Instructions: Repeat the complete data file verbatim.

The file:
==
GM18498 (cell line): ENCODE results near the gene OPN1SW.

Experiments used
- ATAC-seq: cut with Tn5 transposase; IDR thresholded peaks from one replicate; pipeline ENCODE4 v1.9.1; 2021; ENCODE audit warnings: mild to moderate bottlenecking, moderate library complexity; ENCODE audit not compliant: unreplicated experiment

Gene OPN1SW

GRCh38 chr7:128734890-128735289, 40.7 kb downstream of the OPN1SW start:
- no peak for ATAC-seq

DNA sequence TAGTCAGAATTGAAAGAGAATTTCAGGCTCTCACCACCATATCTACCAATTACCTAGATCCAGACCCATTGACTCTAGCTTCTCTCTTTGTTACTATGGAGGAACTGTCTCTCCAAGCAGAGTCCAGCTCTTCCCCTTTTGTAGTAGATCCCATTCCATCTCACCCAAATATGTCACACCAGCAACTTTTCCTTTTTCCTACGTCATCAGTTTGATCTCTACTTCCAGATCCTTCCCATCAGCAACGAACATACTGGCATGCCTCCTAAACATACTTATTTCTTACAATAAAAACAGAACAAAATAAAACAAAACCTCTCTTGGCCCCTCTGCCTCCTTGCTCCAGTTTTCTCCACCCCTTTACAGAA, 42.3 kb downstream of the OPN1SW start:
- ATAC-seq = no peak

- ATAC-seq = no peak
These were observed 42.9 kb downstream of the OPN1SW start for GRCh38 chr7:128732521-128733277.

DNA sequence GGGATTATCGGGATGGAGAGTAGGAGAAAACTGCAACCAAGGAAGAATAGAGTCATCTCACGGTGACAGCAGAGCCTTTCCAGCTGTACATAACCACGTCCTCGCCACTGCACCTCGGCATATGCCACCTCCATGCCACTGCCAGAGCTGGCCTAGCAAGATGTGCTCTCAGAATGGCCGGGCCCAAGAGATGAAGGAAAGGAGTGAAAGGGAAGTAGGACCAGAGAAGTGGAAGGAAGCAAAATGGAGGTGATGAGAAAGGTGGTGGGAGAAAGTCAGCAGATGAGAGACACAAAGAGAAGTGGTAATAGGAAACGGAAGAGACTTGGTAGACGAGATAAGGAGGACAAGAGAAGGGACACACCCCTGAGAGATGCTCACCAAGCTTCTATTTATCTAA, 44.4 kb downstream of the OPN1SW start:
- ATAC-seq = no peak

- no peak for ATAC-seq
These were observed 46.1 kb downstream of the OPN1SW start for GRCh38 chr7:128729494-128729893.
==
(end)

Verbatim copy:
GM18498 (cell line): ENCODE results near the gene OPN1SW.

Experiments used
- ATAC-seq: cut with Tn5 transposase; IDR thresholded peaks from one replicate; pipeline ENCODE4 v1.9.1; 2021; ENCODE audit warnings: mild to moderate bottlenecking, moderate library complexity; ENCODE audit not compliant: unreplicated experiment

Gene OPN1SW

GRCh38 chr7:128734890-128735289, 40.7 kb downstream of the OPN1SW start:
- no peak for ATAC-seq

DNA sequence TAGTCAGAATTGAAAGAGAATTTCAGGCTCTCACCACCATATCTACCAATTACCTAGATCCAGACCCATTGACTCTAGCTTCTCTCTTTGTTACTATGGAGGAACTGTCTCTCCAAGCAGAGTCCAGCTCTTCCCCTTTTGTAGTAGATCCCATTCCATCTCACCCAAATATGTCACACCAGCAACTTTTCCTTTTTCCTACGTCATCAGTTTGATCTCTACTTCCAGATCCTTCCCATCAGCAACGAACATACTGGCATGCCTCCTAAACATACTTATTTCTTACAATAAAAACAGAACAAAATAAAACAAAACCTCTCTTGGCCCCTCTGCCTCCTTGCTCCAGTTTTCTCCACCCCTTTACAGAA, 42.3 kb downstream of the OPN1SW start:
- ATAC-seq = no peak

- ATAC-seq = no peak
These were observed 42.9 kb downstream of the OPN1SW start for GRCh38 chr7:128732521-128733277.

DNA sequence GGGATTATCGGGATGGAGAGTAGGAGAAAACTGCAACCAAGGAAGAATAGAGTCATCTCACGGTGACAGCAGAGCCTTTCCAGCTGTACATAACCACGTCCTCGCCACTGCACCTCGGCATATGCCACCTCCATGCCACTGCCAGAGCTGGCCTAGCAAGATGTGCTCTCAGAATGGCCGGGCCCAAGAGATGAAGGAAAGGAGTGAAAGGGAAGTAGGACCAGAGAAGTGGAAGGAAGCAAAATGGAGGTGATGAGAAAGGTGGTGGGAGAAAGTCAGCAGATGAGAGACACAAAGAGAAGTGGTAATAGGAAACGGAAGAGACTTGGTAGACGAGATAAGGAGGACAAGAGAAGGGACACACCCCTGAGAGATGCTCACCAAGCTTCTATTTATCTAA, 44.4 kb downstream of the OPN1SW start:
- ATAC-seq = no peak

- no peak for ATAC-seq
These were observed 46.1 kb downstream of the OPN1SW start for GRCh38 chr7:128729494-128729893.